1861  At the Salon Courbet shows hunting scenes, animal paintings, and landscapes. He receives an award again. He is a member of the committee selecting French contributions to the International Exhibition due to be held in London the following year. Some students ask Courbet to teach them, but the studio he opens for the purpose in December will close again in April 1862.

1862  Courbet is represented at the International Exhibition in London by two paintings. He spends the summer in the Saintonge region. He paints mainly floral still lifes and landscapes.

1864  He spends most of the year at Ornans, where he paints many landscapes.

1865  The artist spends September to November at Trouville, where he meets Claude Monet (1840–1926) and James Abbott McNeill Whistler (1834–1903)

1866  Courbet is commissioned by diplomat Khalil-Bey (1831–1879) to paint Le Sommeil. Courbet also paints L’Origine du monde for him.

1867  During the Exposition universelle he again organizes a separate exhibition, featuring more than one hundred of his works; at the Exposition itself he is represented by four.

1869  In August and September Courbet stays at Étretat in Normandy, where he paints coastal landscapes and pictures of the sea. In Munich an entire gallery is set aside for his work at the Internationale Kunstausstellung. King Ludwig II of Bavaria awards him the Knight’s Cross of the Order of St. Michael. In late September the artist paints five pictures in Munich.

1870  Courbet is nominated for the Légion d’honneur, but refuses the honor in an open letter.
July 19: France declares war on Prussia.
September 1: Napoleon III is taken captive after the French capitulate at the Battle of Sedan.
September 4: The Third Republic is proclaimed in Paris.
September 6: Courbet is elected President of the Commission des arts. He is to organize the safeguarding of Paris’s art treasures until the end of hostilities.
September 14: He calls for the demolition of the Vendôme Column, erected to celebrate French victories in the Napoleonic Wars. 
October 29: A convinced pacifist, he reads in public his “À l’armée allemande et aux artistes allemandes,” which calls for an end to the war.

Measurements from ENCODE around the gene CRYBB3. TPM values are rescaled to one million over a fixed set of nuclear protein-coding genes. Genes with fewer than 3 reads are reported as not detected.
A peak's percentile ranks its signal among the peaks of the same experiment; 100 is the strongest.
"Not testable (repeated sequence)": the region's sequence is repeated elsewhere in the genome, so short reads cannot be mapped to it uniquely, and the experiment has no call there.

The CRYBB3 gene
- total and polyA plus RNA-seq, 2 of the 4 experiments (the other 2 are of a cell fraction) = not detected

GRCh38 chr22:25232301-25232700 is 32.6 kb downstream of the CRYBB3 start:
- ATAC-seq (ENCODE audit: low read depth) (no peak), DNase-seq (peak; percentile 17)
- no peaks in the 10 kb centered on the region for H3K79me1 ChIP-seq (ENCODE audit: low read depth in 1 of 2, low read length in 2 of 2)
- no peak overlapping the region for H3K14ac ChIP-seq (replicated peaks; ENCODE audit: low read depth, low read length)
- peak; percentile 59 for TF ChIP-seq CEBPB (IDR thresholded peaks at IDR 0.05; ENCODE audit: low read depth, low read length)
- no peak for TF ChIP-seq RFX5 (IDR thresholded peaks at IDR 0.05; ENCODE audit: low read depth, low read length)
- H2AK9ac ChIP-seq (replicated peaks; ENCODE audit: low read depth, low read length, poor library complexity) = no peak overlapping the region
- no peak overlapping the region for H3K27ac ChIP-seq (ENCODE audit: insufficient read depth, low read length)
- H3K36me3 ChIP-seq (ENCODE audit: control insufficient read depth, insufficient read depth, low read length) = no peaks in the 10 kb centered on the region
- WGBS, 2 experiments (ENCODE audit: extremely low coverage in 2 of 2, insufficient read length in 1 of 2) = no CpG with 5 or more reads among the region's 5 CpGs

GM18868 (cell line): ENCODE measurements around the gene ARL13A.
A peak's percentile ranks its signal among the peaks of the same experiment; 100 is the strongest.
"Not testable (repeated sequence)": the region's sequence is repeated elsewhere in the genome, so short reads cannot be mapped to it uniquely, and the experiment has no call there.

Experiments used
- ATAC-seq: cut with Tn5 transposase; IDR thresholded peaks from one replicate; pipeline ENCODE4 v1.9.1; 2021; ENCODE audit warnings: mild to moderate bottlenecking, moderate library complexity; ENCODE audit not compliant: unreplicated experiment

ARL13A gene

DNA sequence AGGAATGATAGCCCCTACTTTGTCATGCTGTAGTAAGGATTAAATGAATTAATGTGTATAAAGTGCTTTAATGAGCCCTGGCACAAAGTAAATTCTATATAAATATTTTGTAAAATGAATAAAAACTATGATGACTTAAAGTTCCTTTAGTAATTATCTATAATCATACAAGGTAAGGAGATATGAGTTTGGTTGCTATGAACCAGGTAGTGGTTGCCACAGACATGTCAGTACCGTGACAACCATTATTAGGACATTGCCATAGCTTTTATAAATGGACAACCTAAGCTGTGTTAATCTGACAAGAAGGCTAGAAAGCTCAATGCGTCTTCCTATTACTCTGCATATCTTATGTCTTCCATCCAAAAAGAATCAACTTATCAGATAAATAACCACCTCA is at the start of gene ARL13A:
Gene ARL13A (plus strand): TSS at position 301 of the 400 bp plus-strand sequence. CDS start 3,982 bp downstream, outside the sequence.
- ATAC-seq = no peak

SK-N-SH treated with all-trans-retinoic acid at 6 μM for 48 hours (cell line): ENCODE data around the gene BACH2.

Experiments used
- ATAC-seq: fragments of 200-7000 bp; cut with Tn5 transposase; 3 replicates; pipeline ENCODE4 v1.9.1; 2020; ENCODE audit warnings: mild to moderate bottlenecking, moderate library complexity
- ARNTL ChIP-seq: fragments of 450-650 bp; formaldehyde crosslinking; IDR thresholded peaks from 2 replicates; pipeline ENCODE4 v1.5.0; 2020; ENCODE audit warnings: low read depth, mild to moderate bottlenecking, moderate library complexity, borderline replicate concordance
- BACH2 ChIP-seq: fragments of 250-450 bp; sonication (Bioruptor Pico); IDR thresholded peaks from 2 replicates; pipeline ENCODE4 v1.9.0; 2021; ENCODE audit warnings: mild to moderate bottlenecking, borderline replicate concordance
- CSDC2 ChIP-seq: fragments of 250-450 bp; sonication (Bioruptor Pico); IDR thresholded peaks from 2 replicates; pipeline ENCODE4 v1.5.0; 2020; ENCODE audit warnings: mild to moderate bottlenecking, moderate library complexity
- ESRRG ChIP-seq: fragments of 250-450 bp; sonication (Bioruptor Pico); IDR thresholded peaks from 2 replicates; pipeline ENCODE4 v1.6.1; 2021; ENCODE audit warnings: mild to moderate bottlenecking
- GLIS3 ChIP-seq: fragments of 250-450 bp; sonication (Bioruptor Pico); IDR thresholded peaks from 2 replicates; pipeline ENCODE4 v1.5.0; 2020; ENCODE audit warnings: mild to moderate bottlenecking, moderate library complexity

March 18: The Commune is established in Paris.
April 16: Courbet is elected to the council of the Paris Commune.
May 16: The Vendôme Column is dismantled by order of the Commune.
May 28: The Commune capitulates to the regular French army. 
June 3: Courbet’s mother dies.
June 7: Courbet is arrested and charged with responsibility for the destruction of the Vendôme Column.
September 2: Found guilty of complicity in the demolition of the Vendôme Column, he is sentenced to six months’ imprisonment and ordered to pay a fine of 500 francs.
September 22: He is committed to Sainte-Pélagie prison in Paris. Health problems cause him to be transferred on December 30 to a clinic in Neuilly, where he remains until the following April.

May 1: On returning to Paris, Courbet finds that his studio has been looted in his absence. He spends May to September in Ornans and its environs. With the help of his assistants Cherubino Pata and Marcel Ordinaire he produces many views of Ornans, along with snow landscapes and seascapes.

Courbet’s court case is reopened.
May 30: The National Assembly votes to reerect the Vendôme Column. Work is to begin when the sum to be paid by Courbet in restitution has been specified. All his property is confiscated.
July 23: Courbet goes into exile in Switzerland, settling at La Tour-de-Peilz, on Lake Geneva, in October. He starts painting views of Chillon Castle and Lake Geneva.
He shows a selection of paintings, including L’Atelier du peintre, at the Austrian Art Association during the World’s Fair in Vienna.

June 26, 1874: Courbet alone is declared legally responsible for destroying the Vendôme Column. The judgment is confirmed on August 6, 1875.

Courbet vainly attempts to obtain a pardon from the new republican government.

May 4: Courbet is ordered to pay the total cost of rebuilding the Vendôme Column, which amounts to 323,091 francs and 68 centimes. His health deteriorates. Courbet dies on December 31.